I tripped over a handicap pole which was broken off from the hole in the sidewalk and obstructed by a car next to my dentist office. Some of the broken metal is rusted and still exposed.The pole was obstructed by parked cars. Both my hands/wrists were injured as well as abrasions on my face. It's over 3 months now but my hands are not getting better. I'm laid off & need medical attention. Bills visit to the emergency room are piling up and I pay a little at a time. I'd like to see a doctor or physical therapist to get my hands/wrists completely healed. I missed saying good bye to my younger brother because of the pain in my hands and not being able to drive that day. Allied Ins. says they only cover $1000 of medical costs and I can sue the owner of the property 4 rest.
The $1000 is called premises medical payments (or med pay) and they will pay you that regardless of proof of negligence or fault. You should submit bills directly to Allied up to the $1000 limit. Then you need to file a claim against the property owner (I assume this is Allied's insured) for the rest of your case value. We do not know the case value yet since you have not completed treatment. I am afraid you may not have been properly diagnosed yet and perhaps you can use the $1000 to get more treatment or see an attorney who can help you get treatment on a lien (where they wait to be paid from the settlement.) The others are correct, you do need a personal injury attorney to help you determine if you have a case (from a liability standpoint) and what your damages are. Good luck!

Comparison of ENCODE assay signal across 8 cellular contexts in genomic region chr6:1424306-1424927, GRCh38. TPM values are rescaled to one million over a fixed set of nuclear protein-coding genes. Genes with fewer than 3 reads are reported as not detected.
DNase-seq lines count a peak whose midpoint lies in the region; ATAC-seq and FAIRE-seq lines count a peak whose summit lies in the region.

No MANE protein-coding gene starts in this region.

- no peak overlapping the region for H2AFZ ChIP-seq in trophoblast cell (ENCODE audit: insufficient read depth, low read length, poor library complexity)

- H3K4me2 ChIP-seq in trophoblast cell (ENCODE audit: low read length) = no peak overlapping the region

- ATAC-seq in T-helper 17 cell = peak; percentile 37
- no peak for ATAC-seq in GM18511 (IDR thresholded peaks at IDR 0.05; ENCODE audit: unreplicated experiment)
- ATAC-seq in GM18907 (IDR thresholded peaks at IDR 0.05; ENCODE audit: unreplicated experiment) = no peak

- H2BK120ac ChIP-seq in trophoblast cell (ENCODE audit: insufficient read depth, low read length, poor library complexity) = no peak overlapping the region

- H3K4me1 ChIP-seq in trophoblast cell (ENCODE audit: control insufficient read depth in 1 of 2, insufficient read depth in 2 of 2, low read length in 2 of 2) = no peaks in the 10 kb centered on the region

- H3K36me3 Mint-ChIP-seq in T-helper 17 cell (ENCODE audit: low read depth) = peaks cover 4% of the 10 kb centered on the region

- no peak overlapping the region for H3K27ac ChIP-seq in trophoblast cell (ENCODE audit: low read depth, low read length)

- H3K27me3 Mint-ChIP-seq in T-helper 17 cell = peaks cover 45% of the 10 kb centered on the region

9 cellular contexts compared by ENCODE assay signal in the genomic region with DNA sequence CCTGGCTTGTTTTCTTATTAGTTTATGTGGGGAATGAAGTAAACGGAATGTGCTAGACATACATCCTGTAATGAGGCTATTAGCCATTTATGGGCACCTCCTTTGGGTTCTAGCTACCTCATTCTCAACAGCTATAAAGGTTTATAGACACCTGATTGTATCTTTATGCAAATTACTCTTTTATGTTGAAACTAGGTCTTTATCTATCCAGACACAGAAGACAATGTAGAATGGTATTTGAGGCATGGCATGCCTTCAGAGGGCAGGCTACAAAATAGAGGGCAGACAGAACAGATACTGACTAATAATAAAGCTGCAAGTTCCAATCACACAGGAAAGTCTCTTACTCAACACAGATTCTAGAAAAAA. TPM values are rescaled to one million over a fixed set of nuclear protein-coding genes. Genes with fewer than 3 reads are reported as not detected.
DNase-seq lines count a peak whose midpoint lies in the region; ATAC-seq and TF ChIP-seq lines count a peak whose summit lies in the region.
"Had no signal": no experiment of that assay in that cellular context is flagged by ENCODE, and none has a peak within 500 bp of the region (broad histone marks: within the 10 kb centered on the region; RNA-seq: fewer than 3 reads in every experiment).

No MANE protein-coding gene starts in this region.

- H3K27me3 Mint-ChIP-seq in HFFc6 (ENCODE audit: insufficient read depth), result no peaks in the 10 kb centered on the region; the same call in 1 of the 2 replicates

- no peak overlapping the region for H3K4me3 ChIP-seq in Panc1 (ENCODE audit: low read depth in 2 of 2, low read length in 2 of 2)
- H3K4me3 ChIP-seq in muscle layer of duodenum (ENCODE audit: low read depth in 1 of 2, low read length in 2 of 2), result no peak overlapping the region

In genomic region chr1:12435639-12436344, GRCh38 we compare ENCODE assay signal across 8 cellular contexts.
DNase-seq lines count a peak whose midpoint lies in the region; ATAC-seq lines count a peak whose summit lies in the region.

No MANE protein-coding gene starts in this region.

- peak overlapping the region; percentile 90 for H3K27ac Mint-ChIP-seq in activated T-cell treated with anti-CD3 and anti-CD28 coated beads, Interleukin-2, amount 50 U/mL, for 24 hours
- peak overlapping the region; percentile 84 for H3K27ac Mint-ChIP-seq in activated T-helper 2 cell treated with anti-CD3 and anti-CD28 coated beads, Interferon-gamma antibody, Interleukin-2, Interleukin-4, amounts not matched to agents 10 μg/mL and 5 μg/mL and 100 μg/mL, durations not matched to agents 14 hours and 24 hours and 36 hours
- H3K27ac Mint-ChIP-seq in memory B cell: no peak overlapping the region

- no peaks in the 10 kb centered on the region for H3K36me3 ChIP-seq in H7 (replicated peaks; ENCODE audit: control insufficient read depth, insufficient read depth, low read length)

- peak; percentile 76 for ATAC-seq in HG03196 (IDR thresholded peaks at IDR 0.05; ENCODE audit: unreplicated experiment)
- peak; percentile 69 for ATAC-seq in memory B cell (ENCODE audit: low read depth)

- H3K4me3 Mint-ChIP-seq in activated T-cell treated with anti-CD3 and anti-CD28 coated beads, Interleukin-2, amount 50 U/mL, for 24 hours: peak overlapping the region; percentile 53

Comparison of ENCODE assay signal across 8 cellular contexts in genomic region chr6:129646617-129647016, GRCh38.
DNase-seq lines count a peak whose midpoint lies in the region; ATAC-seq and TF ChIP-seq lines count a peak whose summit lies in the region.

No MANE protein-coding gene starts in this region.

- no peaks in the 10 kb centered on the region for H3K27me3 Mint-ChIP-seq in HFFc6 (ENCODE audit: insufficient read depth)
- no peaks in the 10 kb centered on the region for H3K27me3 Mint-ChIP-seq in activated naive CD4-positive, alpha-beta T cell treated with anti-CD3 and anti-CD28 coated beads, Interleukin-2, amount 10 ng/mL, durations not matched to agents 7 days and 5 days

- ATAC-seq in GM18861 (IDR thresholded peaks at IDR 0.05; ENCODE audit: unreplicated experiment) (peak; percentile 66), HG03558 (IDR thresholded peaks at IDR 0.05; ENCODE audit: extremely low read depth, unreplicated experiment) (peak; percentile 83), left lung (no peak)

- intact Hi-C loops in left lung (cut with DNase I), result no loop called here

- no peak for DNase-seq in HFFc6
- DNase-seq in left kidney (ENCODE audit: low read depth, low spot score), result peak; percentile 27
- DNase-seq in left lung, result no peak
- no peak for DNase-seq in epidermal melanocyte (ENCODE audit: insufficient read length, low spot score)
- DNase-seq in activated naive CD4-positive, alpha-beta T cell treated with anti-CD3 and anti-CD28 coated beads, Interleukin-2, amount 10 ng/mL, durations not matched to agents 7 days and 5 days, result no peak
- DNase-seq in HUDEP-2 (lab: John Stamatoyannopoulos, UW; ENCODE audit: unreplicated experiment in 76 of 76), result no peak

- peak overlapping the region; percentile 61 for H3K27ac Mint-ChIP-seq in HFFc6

You can try and contact the property owner and make a claim for your medical bills and other damages, but the better course of action is to consult with an experienced personal injury attorney that handles premises liability cases and get an opinion on whether the alleged defect that caused the accident is enough to prevail against the potential defendent(s)? If there is a dangerous condition of the property, and you can prove either actual or constructive notice, then you may have a good case for all your damages, past and future medical bills, loss of earnings and earning capacity, pain and suffering and mileage to and from medical providers, etc. Good Luck.
Take pictures of the pole and the area surrounding it (if you haven't done so already) and consult further with an attorney and show them the photos. The standard for holding the property owner responsible for your injuries will be whether the pole created a dangerous condition for which the property owner knew or should have known. From your description of the pole as being "rusted", this sounds like it may have existed long enough to argue that the property owner was negligent in not repairing or warning about the condition. Don't delay further, though, in consulting an attorney as this may hurt the case.
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